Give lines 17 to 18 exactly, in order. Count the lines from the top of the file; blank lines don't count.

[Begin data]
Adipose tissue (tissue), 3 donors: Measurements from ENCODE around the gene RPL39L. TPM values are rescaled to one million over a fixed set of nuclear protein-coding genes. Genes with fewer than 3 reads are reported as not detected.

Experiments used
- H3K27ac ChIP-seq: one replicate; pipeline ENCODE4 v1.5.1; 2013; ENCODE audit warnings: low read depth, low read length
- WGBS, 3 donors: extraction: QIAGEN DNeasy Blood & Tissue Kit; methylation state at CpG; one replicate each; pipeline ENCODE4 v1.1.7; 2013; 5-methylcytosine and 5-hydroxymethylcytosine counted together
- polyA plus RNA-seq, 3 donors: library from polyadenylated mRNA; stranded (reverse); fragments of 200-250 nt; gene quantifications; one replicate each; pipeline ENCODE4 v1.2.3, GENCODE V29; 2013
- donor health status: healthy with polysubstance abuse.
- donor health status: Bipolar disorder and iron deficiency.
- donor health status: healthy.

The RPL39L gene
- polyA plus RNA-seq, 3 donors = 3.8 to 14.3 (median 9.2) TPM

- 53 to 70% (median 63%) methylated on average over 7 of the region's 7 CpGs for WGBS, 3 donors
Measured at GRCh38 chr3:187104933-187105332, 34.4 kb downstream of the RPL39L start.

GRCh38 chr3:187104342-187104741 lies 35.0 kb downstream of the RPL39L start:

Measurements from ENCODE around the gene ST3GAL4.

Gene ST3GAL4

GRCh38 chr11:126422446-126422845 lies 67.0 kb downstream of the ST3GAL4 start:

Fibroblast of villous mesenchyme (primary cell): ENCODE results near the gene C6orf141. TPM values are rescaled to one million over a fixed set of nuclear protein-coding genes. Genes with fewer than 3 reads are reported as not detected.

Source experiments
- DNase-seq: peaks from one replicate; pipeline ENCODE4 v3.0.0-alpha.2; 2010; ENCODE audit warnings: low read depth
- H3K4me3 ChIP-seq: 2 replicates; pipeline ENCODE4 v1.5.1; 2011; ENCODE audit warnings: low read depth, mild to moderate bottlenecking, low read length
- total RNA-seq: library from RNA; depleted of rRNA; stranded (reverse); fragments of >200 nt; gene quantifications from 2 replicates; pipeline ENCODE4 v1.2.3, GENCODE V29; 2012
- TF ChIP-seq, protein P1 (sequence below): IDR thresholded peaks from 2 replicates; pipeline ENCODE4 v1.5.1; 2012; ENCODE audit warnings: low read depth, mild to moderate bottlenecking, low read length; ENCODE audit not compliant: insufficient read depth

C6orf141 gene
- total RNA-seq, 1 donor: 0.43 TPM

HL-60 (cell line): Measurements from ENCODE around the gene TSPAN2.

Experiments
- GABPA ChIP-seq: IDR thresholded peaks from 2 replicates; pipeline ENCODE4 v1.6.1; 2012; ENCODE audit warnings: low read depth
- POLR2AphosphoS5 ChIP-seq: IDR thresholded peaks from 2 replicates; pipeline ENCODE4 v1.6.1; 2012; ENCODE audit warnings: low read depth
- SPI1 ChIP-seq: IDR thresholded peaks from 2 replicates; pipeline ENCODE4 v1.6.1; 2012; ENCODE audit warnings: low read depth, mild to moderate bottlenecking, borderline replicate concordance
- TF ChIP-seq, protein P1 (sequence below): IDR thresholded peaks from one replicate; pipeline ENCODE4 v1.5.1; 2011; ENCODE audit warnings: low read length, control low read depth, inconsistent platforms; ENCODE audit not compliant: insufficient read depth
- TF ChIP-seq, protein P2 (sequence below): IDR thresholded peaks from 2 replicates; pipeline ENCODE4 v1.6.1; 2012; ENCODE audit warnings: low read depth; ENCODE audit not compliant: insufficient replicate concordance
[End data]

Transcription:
Fibroblast of villous mesenchyme (primary cell): ENCODE results near the gene C6orf141. TPM values are rescaled to one million over a fixed set of nuclear protein-coding genes. Genes with fewer than 3 reads are reported as not detected.

Source experiments